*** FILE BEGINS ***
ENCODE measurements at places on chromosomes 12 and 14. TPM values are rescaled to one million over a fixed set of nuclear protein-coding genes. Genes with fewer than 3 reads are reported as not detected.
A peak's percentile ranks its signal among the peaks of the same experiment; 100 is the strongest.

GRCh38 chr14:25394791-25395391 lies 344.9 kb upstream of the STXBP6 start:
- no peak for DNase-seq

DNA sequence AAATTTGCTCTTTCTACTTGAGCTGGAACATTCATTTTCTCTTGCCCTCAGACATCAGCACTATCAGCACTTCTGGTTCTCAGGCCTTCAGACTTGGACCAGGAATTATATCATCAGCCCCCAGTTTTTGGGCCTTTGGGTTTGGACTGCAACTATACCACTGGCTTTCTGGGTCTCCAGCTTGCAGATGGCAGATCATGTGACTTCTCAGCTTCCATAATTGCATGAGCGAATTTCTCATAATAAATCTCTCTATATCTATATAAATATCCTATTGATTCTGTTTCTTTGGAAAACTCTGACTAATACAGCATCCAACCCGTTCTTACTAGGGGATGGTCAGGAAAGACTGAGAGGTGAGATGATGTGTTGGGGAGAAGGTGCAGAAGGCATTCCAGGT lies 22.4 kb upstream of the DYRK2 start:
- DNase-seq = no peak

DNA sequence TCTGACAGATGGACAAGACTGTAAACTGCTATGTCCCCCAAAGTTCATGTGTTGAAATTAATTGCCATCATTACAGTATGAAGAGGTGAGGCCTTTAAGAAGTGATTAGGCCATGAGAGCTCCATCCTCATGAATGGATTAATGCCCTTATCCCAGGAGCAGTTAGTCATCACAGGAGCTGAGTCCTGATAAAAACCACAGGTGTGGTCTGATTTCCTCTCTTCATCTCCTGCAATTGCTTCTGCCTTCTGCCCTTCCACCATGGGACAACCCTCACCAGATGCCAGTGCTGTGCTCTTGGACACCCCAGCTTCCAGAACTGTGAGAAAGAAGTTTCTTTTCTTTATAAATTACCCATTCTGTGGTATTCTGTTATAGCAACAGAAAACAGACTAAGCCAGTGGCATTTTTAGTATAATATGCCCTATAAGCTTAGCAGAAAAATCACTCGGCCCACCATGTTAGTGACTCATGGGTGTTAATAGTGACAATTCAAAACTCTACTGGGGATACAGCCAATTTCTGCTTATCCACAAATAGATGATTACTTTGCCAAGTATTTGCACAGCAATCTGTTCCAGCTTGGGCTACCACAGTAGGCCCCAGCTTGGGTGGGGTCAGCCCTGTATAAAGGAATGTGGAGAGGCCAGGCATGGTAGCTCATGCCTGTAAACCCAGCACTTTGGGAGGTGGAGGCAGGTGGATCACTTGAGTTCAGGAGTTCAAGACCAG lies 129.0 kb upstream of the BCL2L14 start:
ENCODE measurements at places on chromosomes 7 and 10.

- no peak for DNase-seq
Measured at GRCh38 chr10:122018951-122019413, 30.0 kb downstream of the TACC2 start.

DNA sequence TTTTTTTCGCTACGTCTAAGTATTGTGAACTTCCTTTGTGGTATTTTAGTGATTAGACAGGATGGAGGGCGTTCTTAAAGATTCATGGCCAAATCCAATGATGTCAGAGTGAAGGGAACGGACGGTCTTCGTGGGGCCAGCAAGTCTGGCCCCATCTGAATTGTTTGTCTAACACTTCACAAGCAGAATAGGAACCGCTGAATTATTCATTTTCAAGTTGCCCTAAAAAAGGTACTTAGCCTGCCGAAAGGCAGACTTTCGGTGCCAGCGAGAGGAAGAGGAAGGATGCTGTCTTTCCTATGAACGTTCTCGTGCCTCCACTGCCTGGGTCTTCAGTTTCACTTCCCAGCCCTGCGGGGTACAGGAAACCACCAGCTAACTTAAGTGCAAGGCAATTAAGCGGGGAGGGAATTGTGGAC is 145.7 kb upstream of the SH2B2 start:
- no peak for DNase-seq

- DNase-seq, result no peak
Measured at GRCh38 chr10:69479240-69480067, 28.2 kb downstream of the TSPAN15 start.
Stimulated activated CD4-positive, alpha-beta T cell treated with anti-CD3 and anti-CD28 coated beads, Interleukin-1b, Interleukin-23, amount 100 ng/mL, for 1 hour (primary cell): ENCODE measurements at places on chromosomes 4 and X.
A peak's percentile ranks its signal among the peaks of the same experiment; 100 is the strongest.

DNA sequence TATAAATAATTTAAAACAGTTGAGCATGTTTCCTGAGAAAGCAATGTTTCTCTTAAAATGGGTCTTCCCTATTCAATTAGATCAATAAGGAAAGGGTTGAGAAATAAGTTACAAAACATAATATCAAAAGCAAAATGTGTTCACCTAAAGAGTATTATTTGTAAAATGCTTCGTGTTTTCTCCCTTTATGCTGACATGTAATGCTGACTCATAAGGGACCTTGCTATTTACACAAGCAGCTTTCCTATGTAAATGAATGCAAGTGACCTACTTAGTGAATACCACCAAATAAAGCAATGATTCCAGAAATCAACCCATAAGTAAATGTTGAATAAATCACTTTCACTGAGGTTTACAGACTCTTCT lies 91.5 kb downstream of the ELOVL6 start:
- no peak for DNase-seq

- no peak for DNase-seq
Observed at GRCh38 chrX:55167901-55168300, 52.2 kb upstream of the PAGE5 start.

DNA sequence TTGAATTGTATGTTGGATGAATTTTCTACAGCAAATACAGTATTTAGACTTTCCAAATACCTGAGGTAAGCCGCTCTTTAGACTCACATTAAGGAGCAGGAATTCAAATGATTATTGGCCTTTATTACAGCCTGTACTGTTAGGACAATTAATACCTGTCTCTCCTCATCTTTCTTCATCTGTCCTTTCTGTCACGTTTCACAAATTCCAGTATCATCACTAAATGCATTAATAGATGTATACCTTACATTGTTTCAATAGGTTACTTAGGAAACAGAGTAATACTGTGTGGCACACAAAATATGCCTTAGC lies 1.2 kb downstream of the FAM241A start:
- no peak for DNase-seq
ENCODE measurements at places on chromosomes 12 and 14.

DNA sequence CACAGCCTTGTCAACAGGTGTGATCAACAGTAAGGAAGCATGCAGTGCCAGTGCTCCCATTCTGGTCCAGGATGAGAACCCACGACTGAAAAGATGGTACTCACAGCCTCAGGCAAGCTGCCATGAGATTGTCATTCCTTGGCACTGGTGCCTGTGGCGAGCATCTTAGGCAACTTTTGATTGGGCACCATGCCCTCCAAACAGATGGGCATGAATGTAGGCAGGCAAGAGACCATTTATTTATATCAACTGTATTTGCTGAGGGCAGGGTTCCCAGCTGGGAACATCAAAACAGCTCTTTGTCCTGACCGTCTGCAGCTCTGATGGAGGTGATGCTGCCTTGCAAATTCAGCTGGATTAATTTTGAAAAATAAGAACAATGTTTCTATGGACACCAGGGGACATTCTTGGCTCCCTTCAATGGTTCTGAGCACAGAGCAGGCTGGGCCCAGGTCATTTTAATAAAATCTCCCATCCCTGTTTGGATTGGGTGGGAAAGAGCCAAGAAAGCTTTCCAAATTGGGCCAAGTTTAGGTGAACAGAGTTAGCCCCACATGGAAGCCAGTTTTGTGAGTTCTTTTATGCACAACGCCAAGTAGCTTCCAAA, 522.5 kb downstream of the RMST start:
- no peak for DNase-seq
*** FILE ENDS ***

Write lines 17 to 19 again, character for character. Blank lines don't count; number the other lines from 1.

DNA sequence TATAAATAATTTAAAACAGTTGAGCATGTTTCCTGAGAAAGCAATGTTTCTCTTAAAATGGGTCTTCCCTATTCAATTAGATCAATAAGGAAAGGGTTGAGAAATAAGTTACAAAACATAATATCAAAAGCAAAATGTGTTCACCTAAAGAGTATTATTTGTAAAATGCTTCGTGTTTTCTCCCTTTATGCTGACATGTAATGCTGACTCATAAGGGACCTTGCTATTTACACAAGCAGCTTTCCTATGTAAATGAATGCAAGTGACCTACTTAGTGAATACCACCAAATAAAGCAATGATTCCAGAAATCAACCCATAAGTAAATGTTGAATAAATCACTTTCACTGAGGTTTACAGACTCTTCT lies 91.5 kb downstream of the ELOVL6 start:
- no peak for DNase-seq

- no peak for DNase-seq